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Today’s News - Wednesday, October 30, 2019

●  The Coldefy & Associes team wins the National Pulse Memorial and Museum competition with a design that "will tower above downtown" Orlando with a circular museum center that "will be visible for miles," and "completely change the face" of the city's SoDo District.

●  Architect and filmmaker Chow explains why "we need to tell America's best story" at Expo 2020 Dubai, but "we are at a crisis point to create a world-class pavilion" after years of "pure private-sector funding" that's been nothing but "a recipe for trouble" - we now have a chance to "engage the world in the wonder we inspired when we did things right."

●  Wainwright reports on a new generation of architects who are fed up with "low pay, shocking hours and cut-throat competition - and thinks the time is ripe for change," so they've unionized!

Climate change? What climate change?

●  Shearer tackles "the paradox of security" in terms of "ecological security": "Placing ecological issues into national security discussions allows the degradation of an ecosystem to be framed as a casualty of some other - often beneficial - intention. (from Shearer's chapter in "Design with Nature Now").

●  Rajkovich reports on the results of a multi-year study out of his university lab that studies climate change and buildings: "Architects and engineers will need to reevaluate their standard practices. Leadership from the professions can help convert recent research on climate change and the building sector into badly needed action."

●  A new (frightening!) report from ClimateCentral.org finds "global vulnerability to sea level rise is worse" than we thought, with "new figures revealing that coastal elevations are significantly lower than previously understood" (yikes!).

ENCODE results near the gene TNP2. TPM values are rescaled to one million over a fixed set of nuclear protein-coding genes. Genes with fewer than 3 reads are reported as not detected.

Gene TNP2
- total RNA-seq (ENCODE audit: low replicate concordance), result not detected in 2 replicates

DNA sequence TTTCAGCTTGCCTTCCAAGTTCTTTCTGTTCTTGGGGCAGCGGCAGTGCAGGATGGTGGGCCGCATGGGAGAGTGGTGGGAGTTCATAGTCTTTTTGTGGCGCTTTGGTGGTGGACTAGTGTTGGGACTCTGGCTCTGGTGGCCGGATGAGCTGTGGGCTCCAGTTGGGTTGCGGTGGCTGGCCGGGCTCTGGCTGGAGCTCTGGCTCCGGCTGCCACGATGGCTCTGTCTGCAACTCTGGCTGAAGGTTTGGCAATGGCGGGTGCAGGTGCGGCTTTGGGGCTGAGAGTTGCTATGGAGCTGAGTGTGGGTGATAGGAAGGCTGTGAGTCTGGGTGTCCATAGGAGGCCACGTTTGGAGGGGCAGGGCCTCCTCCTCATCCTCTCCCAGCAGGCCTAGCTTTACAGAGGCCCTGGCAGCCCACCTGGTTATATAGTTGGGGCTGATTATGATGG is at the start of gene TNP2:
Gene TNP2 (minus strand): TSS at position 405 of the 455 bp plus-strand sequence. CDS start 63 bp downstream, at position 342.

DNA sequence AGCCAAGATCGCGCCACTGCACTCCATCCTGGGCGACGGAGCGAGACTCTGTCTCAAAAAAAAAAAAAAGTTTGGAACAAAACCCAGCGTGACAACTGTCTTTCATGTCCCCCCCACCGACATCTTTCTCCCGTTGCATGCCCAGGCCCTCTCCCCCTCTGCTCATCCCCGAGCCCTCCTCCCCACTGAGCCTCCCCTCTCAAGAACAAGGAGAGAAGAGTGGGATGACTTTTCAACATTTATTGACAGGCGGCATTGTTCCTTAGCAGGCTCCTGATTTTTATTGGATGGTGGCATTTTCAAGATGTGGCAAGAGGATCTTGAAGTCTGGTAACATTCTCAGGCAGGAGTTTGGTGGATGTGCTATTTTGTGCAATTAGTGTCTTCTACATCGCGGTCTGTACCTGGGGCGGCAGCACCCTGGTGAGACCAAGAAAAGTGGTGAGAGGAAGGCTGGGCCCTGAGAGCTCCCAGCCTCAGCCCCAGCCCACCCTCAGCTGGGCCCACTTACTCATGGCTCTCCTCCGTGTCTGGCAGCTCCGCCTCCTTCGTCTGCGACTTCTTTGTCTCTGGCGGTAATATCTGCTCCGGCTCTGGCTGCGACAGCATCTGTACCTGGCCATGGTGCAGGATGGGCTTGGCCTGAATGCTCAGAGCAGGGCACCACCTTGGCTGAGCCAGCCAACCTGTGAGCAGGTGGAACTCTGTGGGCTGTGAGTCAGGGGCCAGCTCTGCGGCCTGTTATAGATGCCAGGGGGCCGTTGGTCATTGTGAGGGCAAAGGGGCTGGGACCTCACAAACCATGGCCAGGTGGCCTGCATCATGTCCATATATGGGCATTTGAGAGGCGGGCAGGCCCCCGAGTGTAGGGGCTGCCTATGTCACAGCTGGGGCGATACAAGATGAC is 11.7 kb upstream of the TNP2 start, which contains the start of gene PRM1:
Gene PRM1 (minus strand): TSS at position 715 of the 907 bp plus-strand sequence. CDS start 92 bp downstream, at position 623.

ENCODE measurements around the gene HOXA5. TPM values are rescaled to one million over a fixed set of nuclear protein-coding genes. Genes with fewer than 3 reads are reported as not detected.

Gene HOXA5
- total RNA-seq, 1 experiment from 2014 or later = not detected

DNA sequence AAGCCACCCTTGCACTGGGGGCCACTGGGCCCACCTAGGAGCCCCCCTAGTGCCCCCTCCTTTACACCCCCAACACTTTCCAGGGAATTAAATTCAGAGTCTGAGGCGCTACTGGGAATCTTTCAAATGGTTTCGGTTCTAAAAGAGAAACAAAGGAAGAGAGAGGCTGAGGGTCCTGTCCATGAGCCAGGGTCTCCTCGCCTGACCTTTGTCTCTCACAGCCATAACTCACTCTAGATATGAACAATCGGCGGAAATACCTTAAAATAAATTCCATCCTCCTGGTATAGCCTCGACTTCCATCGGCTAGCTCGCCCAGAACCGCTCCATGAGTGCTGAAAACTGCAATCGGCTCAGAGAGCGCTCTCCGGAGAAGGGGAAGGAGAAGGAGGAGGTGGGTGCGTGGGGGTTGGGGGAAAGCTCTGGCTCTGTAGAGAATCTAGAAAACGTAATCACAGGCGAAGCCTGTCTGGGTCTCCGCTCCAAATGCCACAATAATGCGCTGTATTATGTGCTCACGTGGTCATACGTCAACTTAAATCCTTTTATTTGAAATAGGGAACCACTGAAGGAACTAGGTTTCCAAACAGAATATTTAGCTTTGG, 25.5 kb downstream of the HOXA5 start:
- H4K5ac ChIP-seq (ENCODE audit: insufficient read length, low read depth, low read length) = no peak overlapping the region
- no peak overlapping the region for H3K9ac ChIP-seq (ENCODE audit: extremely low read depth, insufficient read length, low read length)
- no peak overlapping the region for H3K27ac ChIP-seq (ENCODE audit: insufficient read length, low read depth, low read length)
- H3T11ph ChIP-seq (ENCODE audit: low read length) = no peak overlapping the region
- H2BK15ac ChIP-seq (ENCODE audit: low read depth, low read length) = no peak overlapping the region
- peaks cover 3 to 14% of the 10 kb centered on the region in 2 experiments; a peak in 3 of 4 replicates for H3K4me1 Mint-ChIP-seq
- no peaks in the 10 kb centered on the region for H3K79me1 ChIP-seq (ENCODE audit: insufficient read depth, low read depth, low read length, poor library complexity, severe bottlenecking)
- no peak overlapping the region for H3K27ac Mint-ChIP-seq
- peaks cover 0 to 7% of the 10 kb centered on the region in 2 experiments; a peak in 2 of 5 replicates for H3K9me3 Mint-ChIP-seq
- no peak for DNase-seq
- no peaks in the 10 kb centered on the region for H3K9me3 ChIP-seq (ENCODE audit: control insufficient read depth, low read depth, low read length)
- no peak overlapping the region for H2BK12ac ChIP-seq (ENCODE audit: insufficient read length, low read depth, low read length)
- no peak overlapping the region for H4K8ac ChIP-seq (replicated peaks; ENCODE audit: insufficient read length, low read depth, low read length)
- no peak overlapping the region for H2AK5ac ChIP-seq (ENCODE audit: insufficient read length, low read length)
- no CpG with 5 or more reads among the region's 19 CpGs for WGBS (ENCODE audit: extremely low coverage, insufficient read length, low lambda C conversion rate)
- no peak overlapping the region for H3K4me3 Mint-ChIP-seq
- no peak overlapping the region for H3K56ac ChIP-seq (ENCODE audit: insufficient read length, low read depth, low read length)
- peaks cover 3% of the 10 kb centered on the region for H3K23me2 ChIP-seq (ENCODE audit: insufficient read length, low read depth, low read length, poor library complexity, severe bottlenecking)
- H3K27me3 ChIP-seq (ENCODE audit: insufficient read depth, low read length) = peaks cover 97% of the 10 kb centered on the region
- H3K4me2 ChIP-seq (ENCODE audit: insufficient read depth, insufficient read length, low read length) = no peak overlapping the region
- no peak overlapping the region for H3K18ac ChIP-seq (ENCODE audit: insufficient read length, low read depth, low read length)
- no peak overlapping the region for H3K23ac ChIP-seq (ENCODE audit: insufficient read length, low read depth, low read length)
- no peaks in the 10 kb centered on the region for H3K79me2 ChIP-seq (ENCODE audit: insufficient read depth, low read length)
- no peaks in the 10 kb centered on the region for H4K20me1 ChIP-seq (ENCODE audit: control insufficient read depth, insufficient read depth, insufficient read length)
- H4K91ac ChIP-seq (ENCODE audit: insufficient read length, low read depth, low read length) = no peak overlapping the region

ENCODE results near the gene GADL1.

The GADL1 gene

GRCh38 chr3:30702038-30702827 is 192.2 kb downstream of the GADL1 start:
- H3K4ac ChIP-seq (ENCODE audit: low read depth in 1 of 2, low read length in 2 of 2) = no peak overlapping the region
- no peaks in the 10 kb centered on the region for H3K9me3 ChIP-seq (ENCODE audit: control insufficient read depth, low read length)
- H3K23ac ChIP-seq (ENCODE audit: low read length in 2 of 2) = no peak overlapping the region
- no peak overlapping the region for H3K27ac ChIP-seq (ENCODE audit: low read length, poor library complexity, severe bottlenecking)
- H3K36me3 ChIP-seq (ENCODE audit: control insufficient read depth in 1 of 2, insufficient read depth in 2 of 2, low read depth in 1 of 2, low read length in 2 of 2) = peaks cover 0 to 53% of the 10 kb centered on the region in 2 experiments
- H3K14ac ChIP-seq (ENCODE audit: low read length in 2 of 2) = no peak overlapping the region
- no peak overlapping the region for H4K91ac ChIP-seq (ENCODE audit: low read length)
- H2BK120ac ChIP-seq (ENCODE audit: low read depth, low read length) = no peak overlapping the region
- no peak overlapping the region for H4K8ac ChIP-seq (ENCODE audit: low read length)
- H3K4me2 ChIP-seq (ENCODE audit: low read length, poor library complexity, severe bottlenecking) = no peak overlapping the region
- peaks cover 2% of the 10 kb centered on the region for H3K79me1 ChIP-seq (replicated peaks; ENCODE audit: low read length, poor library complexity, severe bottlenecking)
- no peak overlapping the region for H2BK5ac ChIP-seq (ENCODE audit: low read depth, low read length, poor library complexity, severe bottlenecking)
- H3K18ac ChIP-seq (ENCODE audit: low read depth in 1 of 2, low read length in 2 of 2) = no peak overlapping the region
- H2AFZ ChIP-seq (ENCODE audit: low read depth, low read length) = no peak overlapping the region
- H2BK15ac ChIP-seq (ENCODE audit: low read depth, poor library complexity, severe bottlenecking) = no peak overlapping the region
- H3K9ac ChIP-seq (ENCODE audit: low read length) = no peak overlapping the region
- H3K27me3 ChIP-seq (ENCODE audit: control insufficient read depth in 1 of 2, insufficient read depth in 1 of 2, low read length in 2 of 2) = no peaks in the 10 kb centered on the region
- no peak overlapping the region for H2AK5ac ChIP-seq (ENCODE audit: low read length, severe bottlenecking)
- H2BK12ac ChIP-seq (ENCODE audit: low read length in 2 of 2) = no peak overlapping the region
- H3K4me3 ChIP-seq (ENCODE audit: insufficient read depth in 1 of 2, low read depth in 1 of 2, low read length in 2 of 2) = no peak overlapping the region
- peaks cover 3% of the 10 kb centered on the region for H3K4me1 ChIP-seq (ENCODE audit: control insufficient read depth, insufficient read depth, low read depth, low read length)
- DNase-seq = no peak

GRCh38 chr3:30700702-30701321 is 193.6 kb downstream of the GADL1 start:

●  Rohrich, on a slightly more optimistic note, looks at "how cities are rebuilding to be more resilient to natural disasters - architectural firms are already retrofitting individual buildings within their communities."

In other news:

●  Sambiasi outlines 7 takeaways from the 2nd Architecture of the Future Conference, and the "architectural considerations that are shaping future cities" (our fave: #7 Extraterrestrial architecture).

●  Colomina takes a deep dive into how, "far from being a temple to rationality, the Bauhaus as a 'cauldron of perversions' - the question is whether so-called perversions are twists of architecture or its very engine" (fascinating read!).

●  Davidson and Saltz "both spent a lot of time considering the expanded and reworked MoMA," and here, share and compare their observations in a lively conversation: "The first issue is hunger - the joyful part of the experience is that it feels like a big-city museum."

●  Horton parses how Johnson Fain looked to "Gothic architecture and algorithms to solve" the solar heat-gain problem in its renovation of the Johnson & Burgee-designed Crystal Cathedral: "'We always had in mind that there was a major cultural and aesthetic mission to be accomplished here,' sayeth Scott Johnson. Mission accomplished."

●  Rosenblum x 2: He cheers Koning Eizenberg's transformation of an 1890 Carnegie Library in Pittsburgh, "built to look centuries old from the start," into a new MuseumLab for the Children's Museum, where "the peeling away of architectural finishes works as a technical and aesthetic adventure."

●  On a darker note, he minces no words about a new condo complex in Pittsburgh that "grabbed a huge swath of land and dressed it in the architecture of thoughtless and cynical profiteering" - it's "placeless," and some of the "facades are creepy, not charming. It's alarming that these buildings are so bad" (ouch!).

●  Renderings released of Zaha Hadid Architects and Cox Architecture's Western Sydney International Airport that includes "landscaping and undulating wooden ceilings inside that nod to the surrounding Australian bushland."

●  Carmody Groarke, RE-ST, and TRANS Architectuur Stedenbouw to create DING - Design in Ghent, an extension to Design Museum Ghent, "the only museum dedicated to design in Flanders" that includes 16th and 18th century buildings and a 1992 wing.

●  Fuzzy "screenshots by anonymous" give us our first look at Foster's JPMorgan Chase super-tall HQ, to replace the soon-to-be demolished 270 Park Avenue.

●  ICYMI: ANN feature: McGraw brings us Building Abundance #5: Small City Rejuvenation and Architectural Abundance: Schools are more than conduits of knowledge. Through regenerative design, architects can rethink of how learning is delivered that emphasizes its importance to small cities and rural areas.


  


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